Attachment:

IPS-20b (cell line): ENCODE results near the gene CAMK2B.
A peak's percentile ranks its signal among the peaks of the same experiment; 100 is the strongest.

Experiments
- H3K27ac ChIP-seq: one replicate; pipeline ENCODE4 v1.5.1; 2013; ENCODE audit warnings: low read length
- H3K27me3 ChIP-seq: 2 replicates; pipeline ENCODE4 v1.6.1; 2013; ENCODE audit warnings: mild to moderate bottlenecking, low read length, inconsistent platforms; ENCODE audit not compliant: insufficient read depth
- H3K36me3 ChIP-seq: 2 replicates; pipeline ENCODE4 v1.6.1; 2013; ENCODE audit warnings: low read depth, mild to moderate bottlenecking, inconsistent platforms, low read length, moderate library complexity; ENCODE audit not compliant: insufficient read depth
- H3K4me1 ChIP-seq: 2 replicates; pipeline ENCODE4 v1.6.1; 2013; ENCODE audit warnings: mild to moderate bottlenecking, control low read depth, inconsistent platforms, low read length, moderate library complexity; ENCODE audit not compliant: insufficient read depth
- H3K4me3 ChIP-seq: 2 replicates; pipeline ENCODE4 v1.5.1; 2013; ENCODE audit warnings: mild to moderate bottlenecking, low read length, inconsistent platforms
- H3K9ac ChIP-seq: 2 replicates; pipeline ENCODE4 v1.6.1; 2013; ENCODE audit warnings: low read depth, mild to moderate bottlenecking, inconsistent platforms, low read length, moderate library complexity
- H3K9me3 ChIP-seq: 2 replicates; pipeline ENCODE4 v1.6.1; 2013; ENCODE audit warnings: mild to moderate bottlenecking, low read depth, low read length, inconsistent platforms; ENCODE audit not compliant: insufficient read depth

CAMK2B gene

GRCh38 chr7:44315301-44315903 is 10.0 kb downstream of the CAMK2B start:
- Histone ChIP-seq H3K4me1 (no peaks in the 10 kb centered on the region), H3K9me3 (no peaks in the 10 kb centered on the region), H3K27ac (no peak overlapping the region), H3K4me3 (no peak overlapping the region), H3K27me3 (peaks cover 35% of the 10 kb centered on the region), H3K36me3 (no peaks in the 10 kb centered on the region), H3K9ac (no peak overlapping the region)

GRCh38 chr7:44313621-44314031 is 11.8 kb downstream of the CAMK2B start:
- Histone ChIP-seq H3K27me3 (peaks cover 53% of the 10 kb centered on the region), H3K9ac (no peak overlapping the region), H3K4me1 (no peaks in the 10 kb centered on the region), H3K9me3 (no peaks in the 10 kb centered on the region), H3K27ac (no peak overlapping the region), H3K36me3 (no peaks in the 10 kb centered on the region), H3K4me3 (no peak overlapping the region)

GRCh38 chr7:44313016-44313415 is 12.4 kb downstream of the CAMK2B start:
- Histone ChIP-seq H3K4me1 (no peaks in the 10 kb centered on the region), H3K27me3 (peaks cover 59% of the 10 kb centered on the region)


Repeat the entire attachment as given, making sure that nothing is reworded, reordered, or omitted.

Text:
IPS-20b (cell line): ENCODE results near the gene CAMK2B.
A peak's percentile ranks its signal among the peaks of the same experiment; 100 is the strongest.

Experiments
- H3K27ac ChIP-seq: one replicate; pipeline ENCODE4 v1.5.1; 2013; ENCODE audit warnings: low read length
- H3K27me3 ChIP-seq: 2 replicates; pipeline ENCODE4 v1.6.1; 2013; ENCODE audit warnings: mild to moderate bottlenecking, low read length, inconsistent platforms; ENCODE audit not compliant: insufficient read depth
- H3K36me3 ChIP-seq: 2 replicates; pipeline ENCODE4 v1.6.1; 2013; ENCODE audit warnings: low read depth, mild to moderate bottlenecking, inconsistent platforms, low read length, moderate library complexity; ENCODE audit not compliant: insufficient read depth
- H3K4me1 ChIP-seq: 2 replicates; pipeline ENCODE4 v1.6.1; 2013; ENCODE audit warnings: mild to moderate bottlenecking, control low read depth, inconsistent platforms, low read length, moderate library complexity; ENCODE audit not compliant: insufficient read depth
- H3K4me3 ChIP-seq: 2 replicates; pipeline ENCODE4 v1.5.1; 2013; ENCODE audit warnings: mild to moderate bottlenecking, low read length, inconsistent platforms
- H3K9ac ChIP-seq: 2 replicates; pipeline ENCODE4 v1.6.1; 2013; ENCODE audit warnings: low read depth, mild to moderate bottlenecking, inconsistent platforms, low read length, moderate library complexity
- H3K9me3 ChIP-seq: 2 replicates; pipeline ENCODE4 v1.6.1; 2013; ENCODE audit warnings: mild to moderate bottlenecking, low read depth, low read length, inconsistent platforms; ENCODE audit not compliant: insufficient read depth

CAMK2B gene

GRCh38 chr7:44315301-44315903 is 10.0 kb downstream of the CAMK2B start:
- Histone ChIP-seq H3K4me1 (no peaks in the 10 kb centered on the region), H3K9me3 (no peaks in the 10 kb centered on the region), H3K27ac (no peak overlapping the region), H3K4me3 (no peak overlapping the region), H3K27me3 (peaks cover 35% of the 10 kb centered on the region), H3K36me3 (no peaks in the 10 kb centered on the region), H3K9ac (no peak overlapping the region)

GRCh38 chr7:44313621-44314031 is 11.8 kb downstream of the CAMK2B start:
- Histone ChIP-seq H3K27me3 (peaks cover 53% of the 10 kb centered on the region), H3K9ac (no peak overlapping the region), H3K4me1 (no peaks in the 10 kb centered on the region), H3K9me3 (no peaks in the 10 kb centered on the region), H3K27ac (no peak overlapping the region), H3K36me3 (no peaks in the 10 kb centered on the region), H3K4me3 (no peak overlapping the region)

GRCh38 chr7:44313016-44313415 is 12.4 kb downstream of the CAMK2B start:
- Histone ChIP-seq H3K4me1 (no peaks in the 10 kb centered on the region), H3K27me3 (peaks cover 59% of the 10 kb centered on the region)